Besides formal training, CCN offers agency mentoring, technical assistance, and subawards for capacity-building projects. CCN's comprehensive training program is the only one of its kind in Northeast Ohio.
Before CCN's Faith-Based and Community Initiatives Training program, the Freedom House for Women in Akron, Ohio, was a fledgling organization. It had a great vision of helping women and families with addiction issues but lacked the experience on the business side to grow, prosper, and receive proper support. In fact, before undergoing the training program, Freedom House had no funding or location.
Looking to take her young nonprofit to the next level, Freedom House Executive Director Eva Moore participated in numerous CCN workshops, including Fiscal Management, Grant Writing, and Board Development, as well as the technical assistance program. Moore also participated in a customized assessment of Freedom House, through which she learned about potential areas of growth and ways she could achieve that growth within her organization.
As a result of the Faith-Based and Community Initiatives Training, Freedom House has learned to take advantage of local partnerships. The organization is working with the Akron Metropolitan Housing Authority to provide services to AMHA clients served with eviction notices due to chemical dependency issues, as well as the Akron Adult Probation Department to help women referred for treatment. Freedom House clients can receive their GED through the University of Akron's accredited program.
“The Faith-Based and Community Initiatives Training was extremely positive. It really made the difference in the growth of this organization,” said Moore. “It helped us to leverage partnerships, secure grants, utilize new technology, balance budgets, and develop our board.”
In starting Freedom House four years ago, Moore knew she wanted to help women with addiction issues become more self-sufficient, transitioning smoothly from addiction to recovery. She just didn't fully realize how to take that vision and turn it into reality. Thanks to CCN's training, in just one year Moore saw her dreams for Freedom House come to fruition. Not only did the organization secure a location and funding, but it is fulfilling its mission of serving local women and families, helping them to lead more normal, productive lives (see sidebar).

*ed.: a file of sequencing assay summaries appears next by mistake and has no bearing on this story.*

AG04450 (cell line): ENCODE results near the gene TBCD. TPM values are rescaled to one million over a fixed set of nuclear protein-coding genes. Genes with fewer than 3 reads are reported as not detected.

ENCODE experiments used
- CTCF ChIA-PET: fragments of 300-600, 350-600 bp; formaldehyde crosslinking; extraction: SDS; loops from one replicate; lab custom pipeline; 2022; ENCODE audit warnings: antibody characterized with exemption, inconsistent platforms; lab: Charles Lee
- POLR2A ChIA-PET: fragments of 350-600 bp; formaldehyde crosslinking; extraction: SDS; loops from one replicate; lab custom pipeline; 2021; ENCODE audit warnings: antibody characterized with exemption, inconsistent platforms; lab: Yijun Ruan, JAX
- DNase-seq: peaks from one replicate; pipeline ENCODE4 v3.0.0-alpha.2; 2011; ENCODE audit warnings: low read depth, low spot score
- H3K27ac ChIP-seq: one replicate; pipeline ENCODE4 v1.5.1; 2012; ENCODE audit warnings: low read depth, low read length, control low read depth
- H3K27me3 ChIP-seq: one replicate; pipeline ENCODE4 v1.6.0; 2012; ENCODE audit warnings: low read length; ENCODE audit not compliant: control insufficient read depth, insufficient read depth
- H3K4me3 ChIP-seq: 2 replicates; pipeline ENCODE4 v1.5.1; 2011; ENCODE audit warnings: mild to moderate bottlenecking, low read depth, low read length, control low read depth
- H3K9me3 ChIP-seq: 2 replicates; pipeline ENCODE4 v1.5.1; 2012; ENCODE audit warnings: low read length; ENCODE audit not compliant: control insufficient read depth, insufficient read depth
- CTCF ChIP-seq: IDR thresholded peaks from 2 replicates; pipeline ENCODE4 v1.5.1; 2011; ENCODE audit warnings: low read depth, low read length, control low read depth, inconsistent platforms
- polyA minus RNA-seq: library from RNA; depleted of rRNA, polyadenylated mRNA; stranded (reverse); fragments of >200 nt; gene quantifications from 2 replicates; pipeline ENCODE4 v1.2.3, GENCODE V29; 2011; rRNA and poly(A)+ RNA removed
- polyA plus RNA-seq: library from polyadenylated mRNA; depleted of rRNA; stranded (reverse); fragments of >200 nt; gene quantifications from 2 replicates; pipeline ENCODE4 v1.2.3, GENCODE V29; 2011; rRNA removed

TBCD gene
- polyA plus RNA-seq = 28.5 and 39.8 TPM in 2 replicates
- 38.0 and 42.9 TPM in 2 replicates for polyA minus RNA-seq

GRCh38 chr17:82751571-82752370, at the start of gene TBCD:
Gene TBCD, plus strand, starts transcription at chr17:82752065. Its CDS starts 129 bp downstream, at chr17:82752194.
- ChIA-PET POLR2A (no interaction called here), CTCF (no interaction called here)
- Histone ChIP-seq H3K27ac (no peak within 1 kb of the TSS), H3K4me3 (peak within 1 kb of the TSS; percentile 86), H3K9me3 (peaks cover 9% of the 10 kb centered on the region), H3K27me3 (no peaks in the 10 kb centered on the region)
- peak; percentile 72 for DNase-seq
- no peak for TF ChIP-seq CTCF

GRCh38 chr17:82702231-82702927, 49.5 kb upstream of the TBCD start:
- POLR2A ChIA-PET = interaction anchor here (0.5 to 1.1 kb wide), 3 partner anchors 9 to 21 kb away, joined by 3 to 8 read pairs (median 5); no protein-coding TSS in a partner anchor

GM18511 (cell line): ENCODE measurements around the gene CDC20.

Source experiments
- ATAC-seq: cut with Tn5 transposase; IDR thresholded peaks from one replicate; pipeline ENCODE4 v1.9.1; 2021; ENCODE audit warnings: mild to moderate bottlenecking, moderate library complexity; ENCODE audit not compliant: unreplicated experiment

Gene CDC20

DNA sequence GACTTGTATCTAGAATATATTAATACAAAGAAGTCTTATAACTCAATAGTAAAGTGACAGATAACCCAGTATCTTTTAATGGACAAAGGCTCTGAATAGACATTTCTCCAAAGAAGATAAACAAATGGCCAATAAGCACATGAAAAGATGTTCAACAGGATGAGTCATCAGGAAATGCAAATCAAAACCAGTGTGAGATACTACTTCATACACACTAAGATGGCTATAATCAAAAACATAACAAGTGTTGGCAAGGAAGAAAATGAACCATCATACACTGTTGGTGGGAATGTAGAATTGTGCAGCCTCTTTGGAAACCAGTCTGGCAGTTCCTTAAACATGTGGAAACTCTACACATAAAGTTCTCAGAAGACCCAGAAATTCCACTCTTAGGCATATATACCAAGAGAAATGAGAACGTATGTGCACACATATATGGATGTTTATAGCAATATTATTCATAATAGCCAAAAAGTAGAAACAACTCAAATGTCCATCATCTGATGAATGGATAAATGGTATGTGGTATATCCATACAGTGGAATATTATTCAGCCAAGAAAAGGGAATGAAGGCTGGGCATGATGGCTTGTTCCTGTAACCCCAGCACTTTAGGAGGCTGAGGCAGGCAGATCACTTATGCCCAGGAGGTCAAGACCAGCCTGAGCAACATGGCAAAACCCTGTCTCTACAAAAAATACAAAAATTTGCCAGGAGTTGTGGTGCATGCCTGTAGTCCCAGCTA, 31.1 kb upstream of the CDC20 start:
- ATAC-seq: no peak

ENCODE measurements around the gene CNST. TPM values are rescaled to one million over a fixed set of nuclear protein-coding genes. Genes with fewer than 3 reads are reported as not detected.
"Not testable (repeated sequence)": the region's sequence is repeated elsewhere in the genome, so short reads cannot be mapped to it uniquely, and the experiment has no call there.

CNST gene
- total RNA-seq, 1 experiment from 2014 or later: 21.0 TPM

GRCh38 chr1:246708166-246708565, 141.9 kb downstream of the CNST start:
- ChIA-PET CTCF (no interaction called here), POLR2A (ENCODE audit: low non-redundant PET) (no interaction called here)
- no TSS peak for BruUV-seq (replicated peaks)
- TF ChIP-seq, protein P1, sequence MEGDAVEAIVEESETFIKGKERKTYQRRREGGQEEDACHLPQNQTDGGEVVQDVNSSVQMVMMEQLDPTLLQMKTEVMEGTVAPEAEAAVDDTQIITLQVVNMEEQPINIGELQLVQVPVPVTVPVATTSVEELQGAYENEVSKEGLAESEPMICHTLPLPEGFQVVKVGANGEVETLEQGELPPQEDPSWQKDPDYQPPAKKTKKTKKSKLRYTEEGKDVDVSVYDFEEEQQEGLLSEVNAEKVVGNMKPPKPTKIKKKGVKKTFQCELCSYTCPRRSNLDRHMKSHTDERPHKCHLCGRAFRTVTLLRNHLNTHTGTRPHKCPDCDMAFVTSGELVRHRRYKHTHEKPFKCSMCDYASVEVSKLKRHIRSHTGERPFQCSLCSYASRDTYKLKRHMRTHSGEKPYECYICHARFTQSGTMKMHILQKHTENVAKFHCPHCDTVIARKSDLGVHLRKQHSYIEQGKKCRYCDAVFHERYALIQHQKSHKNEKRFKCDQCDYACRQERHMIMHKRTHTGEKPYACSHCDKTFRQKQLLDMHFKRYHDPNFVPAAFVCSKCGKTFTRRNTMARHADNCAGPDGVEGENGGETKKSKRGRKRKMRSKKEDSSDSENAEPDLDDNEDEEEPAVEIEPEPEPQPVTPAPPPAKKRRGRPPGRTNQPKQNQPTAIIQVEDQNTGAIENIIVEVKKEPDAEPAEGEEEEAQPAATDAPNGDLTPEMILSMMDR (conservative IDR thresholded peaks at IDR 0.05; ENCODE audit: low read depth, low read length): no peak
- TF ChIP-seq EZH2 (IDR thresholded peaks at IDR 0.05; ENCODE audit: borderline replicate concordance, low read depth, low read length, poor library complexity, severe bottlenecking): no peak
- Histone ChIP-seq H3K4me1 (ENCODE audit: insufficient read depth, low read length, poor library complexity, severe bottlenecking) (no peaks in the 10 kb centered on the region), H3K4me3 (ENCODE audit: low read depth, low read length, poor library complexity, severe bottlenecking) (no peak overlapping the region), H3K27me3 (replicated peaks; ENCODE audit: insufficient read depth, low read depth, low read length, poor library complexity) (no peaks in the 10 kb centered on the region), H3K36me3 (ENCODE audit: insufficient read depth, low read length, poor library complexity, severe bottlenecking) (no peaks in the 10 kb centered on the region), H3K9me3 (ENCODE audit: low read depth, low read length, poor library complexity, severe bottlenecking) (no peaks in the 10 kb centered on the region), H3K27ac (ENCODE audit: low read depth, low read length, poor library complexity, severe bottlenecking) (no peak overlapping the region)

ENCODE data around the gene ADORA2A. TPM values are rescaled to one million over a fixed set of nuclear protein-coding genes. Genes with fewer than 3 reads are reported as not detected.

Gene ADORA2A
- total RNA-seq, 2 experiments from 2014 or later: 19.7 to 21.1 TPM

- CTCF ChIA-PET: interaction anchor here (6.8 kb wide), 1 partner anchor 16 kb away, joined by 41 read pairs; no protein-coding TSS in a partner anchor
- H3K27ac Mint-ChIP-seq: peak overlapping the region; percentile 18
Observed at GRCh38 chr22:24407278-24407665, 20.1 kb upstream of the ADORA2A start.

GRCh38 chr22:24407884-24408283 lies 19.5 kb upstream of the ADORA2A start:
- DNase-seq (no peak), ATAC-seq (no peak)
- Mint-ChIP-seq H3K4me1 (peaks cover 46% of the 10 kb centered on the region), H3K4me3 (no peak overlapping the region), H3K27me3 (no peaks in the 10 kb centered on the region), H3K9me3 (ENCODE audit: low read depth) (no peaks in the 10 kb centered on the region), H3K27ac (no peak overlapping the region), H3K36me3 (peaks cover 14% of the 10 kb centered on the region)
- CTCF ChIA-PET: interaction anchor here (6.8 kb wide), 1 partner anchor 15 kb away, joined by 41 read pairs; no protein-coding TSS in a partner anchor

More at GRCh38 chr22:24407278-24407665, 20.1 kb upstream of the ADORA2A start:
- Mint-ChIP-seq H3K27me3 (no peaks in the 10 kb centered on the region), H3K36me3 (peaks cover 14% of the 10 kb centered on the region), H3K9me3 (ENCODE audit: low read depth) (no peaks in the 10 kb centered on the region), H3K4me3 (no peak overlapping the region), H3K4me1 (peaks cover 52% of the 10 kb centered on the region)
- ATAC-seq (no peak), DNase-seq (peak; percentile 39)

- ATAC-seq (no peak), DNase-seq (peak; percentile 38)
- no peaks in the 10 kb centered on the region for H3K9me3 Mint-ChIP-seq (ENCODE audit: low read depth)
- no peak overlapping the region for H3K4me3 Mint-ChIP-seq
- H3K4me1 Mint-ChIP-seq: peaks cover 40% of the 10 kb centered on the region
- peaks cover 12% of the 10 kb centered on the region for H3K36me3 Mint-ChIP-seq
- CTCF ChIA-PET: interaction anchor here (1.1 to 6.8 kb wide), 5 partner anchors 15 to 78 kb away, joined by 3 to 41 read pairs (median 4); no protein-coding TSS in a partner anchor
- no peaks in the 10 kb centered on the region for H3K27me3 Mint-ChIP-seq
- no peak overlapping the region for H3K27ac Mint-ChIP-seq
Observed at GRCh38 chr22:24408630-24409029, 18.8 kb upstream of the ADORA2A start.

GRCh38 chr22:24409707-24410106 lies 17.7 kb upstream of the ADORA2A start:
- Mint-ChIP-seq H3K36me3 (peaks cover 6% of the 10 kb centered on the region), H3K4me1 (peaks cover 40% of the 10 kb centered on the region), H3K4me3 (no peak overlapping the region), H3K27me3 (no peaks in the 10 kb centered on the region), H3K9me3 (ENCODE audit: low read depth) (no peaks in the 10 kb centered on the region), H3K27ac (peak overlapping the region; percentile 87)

CCN's Faith-Based and Community Initiatives Training program is not standard leadership training. The instructors are not consultants or professional trainers but experienced professionals in the field. The program extends beyond the classroom with ongoing support and technical assistance. Organizational networks of current and former trainees are in the Cleveland and Akron metropolitan areas.
“We are proud of the work that our trainees are doing to improve our communities and enhance the overall quality of life for society's most underserved populations,” said Pelletier. “We hope to continue to support and grow organizations like Freedom House with our training well into the future.”
David Lundeen is CEO of Community Care Network in Cleveland, Ohio.
For more information on CCN, visit http://www.ccnworks.org.
Freedom House's Services
Freedom House takes a multi-prong approach to healing women, drawing on the support and partnerships of outside organizations. Freedom House is 12-Step oriented, and all clients must attend Alcoholics Anonymous, Cocaine Anonymous, or Narcotics Anonymous meetings. Freedom House's James Harvey, MSW, LSW, LICDC, explains that these programs “are essential in the recovery process, helping our clients work on their basic coping skills and establish a reliable sober support network.”
Freedom House provides group counseling on-site. Women whose needs are not being met in a group setting have access to the Minority Behavior Health Group in Akron to resolve mental health issues. Freedom House also strives to empower its clients with courses in legal education, including family law, bankruptcy, domestic violence, and criminal law and divorce; anger and stress management; financial fitness; medical education; and drug and alcohol education.
Freedom House has nine women and their families enrolled in its programs. By the end of the year, the organization would like to offer a full range of services to a dozen or more women and their families. In the next few years, Moore hopes to serve even more women, as well as open a second facility to provide residential services to the homeless.